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Reverse Dieting Phase

After that phase of training, you should be ready to start reverse dieting out and slowly adding calories back into your plan. This phase is key to adding on a lot of muscle without extra fat. The issue is that it is hard to stay on track during this phase.

What I see from most strength athletes is they either don’t have the discipline to keep pushing or they say they are weak now and justify it by eating shit to gain all the weight back. Becoming weak during a 10- to 12-week diet when done properly should be minimal or non-existent, but a weak-minded person can easily sabotage themselves and have the mentality of “I am dieting; therefore, I am now going to get weak.”

I have worked with several hundreds of athletes, and the ones who put their heads down and work hard never drop strength. It’s something to think about, as discipline and mentality are beyond the scope of this article.

During this phase of coming out of a diet, I would recommend an initial increase of 250 calories for women and 500 calories for men, with most of those calories coming in the form of carbohydrates around their training window. From there, you’ll monitor weight and add after a week or so of staling out. I don’t shoot for a goal weight each month; I just aim to make sure the scale never stays stagnant for longer than two weeks.

With the addition of the food, it is a good idea to turn your program into a strength-hypertrophy program. Think Dorian Yates- or DC-style training where the first two to three compound moves are heavy, but the five to eight rep range and all of your assistance work are in the higher hypertrophy rep range of 10 to 30 reps.

It is important during this phase as in all phases to keep a log book and work on progressive overload (article coming soon) to ensure that growth is occurring and strength is always on the rise with the exercises you have selected. This phase can last anywhere from two to four months. You could also jump into a fun/practice meet during this phase but I would not recommend peaking for it.

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Meet Prep Phase

This last phase is your meet prep phase. During this phase, as long as weight class is not an issue, I would keep pushing weight until you are eight to ten weeks out. Once you hit that mark, I would maintain all the way into the meet, even when you hit your goal limit.


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Keep in mind that getting ready for a meet is very taxing and intensive, but the volume demand is low, so the excess need for a ton of calories is not warranted. Your maintenance level will be more than efficient enough to help you recover.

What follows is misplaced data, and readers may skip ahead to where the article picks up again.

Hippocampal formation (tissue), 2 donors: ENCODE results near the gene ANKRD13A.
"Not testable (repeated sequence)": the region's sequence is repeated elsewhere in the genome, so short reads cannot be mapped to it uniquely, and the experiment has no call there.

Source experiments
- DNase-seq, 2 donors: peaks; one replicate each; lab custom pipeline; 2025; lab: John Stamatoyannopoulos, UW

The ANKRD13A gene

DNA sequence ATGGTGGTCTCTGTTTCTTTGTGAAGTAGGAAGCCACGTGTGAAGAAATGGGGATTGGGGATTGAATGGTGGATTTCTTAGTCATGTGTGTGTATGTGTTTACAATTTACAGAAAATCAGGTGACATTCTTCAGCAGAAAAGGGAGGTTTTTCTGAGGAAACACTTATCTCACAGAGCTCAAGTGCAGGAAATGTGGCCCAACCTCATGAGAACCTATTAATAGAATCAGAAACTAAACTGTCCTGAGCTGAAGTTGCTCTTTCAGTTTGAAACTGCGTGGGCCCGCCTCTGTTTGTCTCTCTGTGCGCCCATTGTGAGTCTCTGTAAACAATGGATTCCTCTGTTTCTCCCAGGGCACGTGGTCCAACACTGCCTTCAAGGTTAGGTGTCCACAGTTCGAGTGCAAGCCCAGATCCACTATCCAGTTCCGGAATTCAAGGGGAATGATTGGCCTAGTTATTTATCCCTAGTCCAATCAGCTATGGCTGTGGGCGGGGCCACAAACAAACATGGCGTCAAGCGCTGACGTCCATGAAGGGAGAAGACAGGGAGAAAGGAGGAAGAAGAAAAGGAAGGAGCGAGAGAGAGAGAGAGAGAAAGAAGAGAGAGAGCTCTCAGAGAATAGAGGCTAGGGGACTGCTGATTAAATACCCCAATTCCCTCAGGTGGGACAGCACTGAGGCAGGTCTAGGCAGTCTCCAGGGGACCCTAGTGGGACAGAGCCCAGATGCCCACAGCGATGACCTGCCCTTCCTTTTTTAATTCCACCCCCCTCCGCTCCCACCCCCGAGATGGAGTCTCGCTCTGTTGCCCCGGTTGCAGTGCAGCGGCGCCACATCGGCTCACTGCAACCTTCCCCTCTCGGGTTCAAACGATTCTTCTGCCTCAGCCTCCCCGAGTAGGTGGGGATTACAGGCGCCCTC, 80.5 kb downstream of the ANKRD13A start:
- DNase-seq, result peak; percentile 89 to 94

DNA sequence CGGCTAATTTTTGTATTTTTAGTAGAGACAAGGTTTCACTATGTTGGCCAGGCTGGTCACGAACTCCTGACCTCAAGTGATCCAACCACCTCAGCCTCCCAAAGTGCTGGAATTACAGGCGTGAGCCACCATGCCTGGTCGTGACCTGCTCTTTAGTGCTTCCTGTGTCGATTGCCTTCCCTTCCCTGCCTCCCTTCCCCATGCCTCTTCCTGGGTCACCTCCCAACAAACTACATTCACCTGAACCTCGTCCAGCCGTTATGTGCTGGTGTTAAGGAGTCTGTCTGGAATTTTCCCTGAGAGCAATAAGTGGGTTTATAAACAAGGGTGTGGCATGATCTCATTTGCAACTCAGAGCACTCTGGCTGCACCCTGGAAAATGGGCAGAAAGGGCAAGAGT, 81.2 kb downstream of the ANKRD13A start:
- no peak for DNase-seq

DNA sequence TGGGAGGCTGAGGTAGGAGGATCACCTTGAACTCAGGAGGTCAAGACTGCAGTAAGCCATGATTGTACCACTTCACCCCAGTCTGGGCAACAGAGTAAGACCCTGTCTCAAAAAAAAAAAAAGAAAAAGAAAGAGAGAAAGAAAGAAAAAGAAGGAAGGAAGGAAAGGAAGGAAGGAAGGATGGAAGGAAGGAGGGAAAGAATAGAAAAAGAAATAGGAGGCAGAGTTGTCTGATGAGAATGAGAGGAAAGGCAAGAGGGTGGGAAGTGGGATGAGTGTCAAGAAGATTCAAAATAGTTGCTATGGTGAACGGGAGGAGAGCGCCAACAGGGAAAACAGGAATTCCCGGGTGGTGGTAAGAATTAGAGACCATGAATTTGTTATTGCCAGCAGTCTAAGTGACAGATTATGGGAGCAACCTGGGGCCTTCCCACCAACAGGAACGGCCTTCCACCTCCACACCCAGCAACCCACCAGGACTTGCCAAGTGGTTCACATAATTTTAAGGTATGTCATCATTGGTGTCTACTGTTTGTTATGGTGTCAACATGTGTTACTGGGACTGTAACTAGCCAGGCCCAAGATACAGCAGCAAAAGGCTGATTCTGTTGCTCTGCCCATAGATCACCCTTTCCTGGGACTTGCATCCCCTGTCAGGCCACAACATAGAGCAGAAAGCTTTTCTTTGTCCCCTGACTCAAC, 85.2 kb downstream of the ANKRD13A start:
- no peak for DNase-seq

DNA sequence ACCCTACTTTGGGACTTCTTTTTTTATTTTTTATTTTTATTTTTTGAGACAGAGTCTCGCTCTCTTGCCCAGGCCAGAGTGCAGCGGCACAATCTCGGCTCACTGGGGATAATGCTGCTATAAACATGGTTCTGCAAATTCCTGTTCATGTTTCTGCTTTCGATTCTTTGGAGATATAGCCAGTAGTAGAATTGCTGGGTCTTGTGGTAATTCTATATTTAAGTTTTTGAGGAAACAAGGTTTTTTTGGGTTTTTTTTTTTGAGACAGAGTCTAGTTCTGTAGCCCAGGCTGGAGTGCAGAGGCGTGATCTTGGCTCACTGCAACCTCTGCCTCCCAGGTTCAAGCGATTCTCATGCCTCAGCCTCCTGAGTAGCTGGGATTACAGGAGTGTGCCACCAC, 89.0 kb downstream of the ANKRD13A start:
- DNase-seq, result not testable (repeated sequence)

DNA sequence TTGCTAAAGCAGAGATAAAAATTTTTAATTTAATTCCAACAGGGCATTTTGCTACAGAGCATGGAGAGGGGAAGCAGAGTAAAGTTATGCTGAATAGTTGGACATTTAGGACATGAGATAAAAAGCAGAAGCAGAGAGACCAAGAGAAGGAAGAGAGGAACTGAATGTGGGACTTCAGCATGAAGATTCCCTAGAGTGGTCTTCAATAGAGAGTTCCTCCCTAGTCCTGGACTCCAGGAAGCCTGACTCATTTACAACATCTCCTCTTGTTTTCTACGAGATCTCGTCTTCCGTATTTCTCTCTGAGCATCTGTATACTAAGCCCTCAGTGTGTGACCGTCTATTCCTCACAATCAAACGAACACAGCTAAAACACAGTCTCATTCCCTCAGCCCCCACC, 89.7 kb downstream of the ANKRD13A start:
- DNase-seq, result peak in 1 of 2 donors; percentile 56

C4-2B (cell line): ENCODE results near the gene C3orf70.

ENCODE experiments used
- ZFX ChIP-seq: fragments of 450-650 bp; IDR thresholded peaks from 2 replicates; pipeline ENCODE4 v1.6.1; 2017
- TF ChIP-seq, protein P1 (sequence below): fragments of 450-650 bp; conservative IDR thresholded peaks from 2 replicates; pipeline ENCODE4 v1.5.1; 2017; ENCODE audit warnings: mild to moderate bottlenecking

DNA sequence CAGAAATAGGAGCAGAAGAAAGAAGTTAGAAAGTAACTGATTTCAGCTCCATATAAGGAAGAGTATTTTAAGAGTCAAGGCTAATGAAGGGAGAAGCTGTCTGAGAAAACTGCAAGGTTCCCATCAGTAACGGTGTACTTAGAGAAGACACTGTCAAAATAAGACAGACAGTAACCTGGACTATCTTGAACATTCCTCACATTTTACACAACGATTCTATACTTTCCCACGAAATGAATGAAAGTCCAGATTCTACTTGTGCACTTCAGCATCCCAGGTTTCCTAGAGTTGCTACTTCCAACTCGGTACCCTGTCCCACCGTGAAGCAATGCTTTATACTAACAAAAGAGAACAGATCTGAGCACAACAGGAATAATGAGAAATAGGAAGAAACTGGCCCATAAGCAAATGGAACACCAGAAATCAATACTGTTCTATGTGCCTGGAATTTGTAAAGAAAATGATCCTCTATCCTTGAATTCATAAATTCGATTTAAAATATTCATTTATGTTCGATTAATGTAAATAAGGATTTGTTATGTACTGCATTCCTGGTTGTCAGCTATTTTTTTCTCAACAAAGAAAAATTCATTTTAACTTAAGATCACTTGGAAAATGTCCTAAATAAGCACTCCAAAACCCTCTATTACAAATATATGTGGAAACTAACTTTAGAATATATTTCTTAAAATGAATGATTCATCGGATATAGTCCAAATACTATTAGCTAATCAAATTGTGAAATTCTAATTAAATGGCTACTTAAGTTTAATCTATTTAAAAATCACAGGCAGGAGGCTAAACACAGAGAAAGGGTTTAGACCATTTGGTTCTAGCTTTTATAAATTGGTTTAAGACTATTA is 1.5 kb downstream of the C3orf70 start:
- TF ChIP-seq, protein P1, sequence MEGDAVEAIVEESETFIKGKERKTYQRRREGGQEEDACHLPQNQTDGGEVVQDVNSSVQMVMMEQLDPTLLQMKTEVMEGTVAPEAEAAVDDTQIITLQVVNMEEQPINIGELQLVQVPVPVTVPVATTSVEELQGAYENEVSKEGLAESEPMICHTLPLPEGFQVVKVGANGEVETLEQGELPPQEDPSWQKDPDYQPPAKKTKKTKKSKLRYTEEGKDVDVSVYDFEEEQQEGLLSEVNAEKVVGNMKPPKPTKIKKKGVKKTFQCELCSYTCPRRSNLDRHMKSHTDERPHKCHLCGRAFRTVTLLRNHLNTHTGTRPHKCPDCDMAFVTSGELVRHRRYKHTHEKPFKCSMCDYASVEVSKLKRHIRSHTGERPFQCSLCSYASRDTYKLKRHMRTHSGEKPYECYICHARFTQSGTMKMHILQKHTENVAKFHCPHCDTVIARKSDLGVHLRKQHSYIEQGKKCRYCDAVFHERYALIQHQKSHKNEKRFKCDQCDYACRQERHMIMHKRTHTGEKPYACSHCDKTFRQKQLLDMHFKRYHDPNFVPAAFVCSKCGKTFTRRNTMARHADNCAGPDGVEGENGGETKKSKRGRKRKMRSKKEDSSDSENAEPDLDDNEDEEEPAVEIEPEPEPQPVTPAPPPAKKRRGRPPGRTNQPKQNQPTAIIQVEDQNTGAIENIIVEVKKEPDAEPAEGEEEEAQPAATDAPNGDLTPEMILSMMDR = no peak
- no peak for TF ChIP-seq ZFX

Remember that our biggest driver of fatigue is volume accumulation. Once we start to drop that, recovery shouldn’t be an issue from a calorie perspective. I cannot emphasize enough the importance of learning how to come down into a parasympathetic state, especially during this phase. Your CNS will be taking a big hit once the heavy weights start getting loaded. Think about things like recovery modalities, meditation, sleep performance, nasal breathing, etc.

If you boost calories a ton and your volume goes down, this will lend itself to making you fatter and softer going into a meet and could potentially mess with your leverages, which you don’t want. That’s why I recommend maintenance weight around eight to ten weeks out so you can get really strong with the body you will compete with.

I know this sounds like a lot to consider, and if you compete three to four times a year, it may seem impossible, but you have to ask yourself, “Is competing so often impeding my abilities to improve and become a well-rounded lifter?”

If the answer is yes, take a break and get on a long-term plan for success. If you just love to compete or need more practice at competing, just train through meets with real peaks involved and focus on one big meet a year. This will allow you to still push the plan and get some comps in.

All in all, this is about getting you to start thinking outside the frame of the next 12 weeks and get you focused on long-term success and growth.